Overall, I look upon this final weekly reflection with a sense of wonderment. Where has the time gone? It has went by so quickly and yet, I cannot remember my former self at the same time. I have gained so much personally and professionally both from ISS and the day-to-day ongoings of my host family.

I really have accomplished what I set out to do and that was to:

  • Improve my language competency in German – I can now understand larger volumes of spoken language in conversation and I can also interact with day-to-day scenarios far greater than I could before. I have also been able to support beginners of German during lessons at ISS but I have also witnessed the skills and competencies of mother tongue speakers of German and the high calibre of language that can be achieved from children of a young age. How this relates to a scottish setting is that I now know that immersion is key to language development and that children of EAL should not be undermined in their capabilities of language acquisition. Interwoven within the language understanding, I have also been able to understand more of the culture of Germany with my host family. History of Kirchheim, the Fruhlingsfest beer festivals, the roads of Germany and so many more components that make up the culture of both Stuttgart and Kirchheim unter Teck have been really unpicked by myself during my time here. I have submerged myself as much as I could during my time here.
  • I have learned so much about the PYP at ISS and how it relates to the entirety of the International Baccalaureate system across the world in international schools. Not only have I gained firsthand insight surrounding the ongoings in an international school environment myself and reflected on them, I have also had opportunities to have lessons that relate to the IB myself across the grades. It has really made me reflect on what it means to be a teacher because the systems are quite alien when compared with the Scottish system. I can see both major positives and some negatives in the practices and curriculum structure, showing a criticality forming for my ongoing professional development.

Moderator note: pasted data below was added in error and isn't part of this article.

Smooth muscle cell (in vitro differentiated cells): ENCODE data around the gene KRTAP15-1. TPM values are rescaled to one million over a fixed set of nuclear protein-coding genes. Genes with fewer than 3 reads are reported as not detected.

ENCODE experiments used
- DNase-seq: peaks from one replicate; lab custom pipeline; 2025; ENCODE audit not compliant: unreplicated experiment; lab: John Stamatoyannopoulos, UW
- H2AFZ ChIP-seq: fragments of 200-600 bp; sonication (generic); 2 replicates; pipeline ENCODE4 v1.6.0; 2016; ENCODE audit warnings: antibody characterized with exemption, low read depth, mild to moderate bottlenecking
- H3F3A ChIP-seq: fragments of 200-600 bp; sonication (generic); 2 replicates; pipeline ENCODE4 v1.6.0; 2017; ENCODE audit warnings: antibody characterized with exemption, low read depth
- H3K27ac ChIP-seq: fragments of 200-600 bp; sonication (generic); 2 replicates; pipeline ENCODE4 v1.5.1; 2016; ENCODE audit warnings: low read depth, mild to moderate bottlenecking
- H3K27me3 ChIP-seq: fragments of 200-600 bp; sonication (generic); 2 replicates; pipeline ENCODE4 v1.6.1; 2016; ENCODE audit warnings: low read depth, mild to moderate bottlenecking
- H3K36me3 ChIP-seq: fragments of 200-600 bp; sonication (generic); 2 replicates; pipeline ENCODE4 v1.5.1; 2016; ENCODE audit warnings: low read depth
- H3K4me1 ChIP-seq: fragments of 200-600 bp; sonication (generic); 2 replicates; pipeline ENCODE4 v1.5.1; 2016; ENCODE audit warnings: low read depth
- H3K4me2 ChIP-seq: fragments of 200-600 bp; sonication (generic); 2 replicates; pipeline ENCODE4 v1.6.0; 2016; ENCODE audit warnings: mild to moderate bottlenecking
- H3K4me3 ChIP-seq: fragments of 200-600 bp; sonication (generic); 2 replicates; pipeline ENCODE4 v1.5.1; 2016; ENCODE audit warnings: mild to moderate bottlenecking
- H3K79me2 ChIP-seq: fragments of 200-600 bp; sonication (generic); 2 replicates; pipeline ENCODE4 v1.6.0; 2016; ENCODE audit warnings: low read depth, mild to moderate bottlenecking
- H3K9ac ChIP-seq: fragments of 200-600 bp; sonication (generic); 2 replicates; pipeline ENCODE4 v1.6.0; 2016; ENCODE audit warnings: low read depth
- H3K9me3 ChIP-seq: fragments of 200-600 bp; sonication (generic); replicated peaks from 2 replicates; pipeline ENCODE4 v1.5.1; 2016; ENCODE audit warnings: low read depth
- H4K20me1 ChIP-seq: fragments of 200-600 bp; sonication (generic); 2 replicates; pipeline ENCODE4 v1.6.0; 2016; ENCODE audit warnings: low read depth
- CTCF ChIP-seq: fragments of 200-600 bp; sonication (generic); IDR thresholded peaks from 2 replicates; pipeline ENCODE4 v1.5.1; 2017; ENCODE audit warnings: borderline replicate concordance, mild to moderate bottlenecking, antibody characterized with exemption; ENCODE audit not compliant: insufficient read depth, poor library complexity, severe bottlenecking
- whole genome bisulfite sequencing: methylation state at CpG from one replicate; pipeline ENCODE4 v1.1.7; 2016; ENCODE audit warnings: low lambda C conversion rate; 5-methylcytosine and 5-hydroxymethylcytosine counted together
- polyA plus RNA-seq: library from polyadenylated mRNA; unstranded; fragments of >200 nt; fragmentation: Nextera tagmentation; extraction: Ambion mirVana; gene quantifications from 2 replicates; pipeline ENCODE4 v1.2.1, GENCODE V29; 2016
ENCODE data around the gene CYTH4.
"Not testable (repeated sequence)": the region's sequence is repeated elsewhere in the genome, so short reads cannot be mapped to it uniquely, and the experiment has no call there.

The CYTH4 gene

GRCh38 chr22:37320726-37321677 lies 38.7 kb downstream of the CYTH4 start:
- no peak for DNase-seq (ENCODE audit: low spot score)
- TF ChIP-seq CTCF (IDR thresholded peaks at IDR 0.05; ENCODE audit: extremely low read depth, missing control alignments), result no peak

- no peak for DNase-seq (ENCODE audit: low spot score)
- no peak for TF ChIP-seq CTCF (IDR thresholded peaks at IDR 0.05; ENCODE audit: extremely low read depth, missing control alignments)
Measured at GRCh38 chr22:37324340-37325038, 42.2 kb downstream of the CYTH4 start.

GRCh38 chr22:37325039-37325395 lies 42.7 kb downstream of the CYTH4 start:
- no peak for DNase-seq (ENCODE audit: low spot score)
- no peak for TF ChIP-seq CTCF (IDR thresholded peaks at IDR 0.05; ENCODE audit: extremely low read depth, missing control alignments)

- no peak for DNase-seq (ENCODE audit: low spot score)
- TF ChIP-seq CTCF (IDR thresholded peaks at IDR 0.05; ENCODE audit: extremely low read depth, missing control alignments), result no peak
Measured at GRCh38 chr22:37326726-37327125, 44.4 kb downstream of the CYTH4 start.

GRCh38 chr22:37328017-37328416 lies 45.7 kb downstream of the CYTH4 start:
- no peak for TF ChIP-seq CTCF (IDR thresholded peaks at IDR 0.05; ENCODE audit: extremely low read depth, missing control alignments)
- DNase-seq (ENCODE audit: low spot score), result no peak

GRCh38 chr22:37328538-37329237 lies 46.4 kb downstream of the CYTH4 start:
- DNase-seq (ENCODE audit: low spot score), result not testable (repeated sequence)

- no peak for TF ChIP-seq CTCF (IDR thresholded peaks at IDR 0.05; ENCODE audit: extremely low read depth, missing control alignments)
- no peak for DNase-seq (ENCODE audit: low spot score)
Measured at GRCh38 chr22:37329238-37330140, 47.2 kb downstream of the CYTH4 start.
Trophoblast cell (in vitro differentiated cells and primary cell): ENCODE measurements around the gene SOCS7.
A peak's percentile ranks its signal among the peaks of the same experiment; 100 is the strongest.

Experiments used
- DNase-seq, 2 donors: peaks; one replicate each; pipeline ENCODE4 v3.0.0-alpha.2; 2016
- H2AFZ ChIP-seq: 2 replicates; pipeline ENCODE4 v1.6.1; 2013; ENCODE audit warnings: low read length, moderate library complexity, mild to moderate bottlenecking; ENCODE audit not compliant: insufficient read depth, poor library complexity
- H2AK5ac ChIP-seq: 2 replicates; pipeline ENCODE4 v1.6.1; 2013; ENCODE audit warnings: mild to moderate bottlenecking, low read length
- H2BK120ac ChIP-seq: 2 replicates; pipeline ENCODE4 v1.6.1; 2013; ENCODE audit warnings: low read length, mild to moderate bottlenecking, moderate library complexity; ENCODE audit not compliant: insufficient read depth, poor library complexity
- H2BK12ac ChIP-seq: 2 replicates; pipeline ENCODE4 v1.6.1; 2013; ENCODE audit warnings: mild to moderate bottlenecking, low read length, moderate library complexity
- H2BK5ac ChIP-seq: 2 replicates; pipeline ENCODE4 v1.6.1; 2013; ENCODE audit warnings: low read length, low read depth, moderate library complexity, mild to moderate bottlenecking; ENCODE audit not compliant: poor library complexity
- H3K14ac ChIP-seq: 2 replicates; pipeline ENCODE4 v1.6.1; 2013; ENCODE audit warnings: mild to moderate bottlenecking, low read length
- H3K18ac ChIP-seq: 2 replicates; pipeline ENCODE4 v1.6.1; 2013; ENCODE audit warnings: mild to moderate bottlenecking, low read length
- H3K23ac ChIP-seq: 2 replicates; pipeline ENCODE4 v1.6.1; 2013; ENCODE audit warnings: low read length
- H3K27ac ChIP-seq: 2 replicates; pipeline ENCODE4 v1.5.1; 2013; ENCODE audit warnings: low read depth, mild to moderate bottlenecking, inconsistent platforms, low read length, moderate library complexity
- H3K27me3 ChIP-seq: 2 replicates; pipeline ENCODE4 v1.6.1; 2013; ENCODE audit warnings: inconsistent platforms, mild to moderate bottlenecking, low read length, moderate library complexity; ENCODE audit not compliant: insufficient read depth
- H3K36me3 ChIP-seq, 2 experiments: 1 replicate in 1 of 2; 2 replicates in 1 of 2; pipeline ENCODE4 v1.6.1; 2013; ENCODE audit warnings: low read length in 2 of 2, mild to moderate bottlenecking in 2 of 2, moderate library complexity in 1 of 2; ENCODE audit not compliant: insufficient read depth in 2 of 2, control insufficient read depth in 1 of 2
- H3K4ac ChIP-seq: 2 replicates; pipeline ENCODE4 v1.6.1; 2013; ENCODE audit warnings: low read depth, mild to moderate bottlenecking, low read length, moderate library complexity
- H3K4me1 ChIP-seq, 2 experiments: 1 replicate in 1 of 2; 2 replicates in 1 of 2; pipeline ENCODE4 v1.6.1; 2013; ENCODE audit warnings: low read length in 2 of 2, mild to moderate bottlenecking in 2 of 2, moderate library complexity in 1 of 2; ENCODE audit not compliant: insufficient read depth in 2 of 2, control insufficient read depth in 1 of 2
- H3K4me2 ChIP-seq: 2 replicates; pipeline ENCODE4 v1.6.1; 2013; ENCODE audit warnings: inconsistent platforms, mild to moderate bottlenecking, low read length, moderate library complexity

• I have seen so many strategies used by practically all the practitioners at ISS. I am very happy I planned with the lower school principal to divide my time across all grade levels because it allowed for me to both observe and work within classroom environments that were unique to the particular practitioner that was in charge of them. I have also seen the whole progression of the PYP education system right from the nest through to grade 5 before the students make their way to the middle school programme.

Goodbye ISS! – I had to take one final photo of the front of the school as we were leaving the exhibition evening.

I can now share my opinions more confidently, partly because I now have a more structure opinion surrounding education with this experience, and I feel as though I will take more risks and be confident about those risks. If someone had told me I have: survived an entire week alone in Germany, driven over 2000 miles across “Autobahnen und Straßen”, taught across all levels in an international school environment and have experienced cultures of Germany including seeing historical sights, taking public transport and partaking in the beer festivals festivities I would have laughed. These are only snippets of what I have accomplished and I am glad I have this blog as documentation for the learning I have done.

It has been amazing.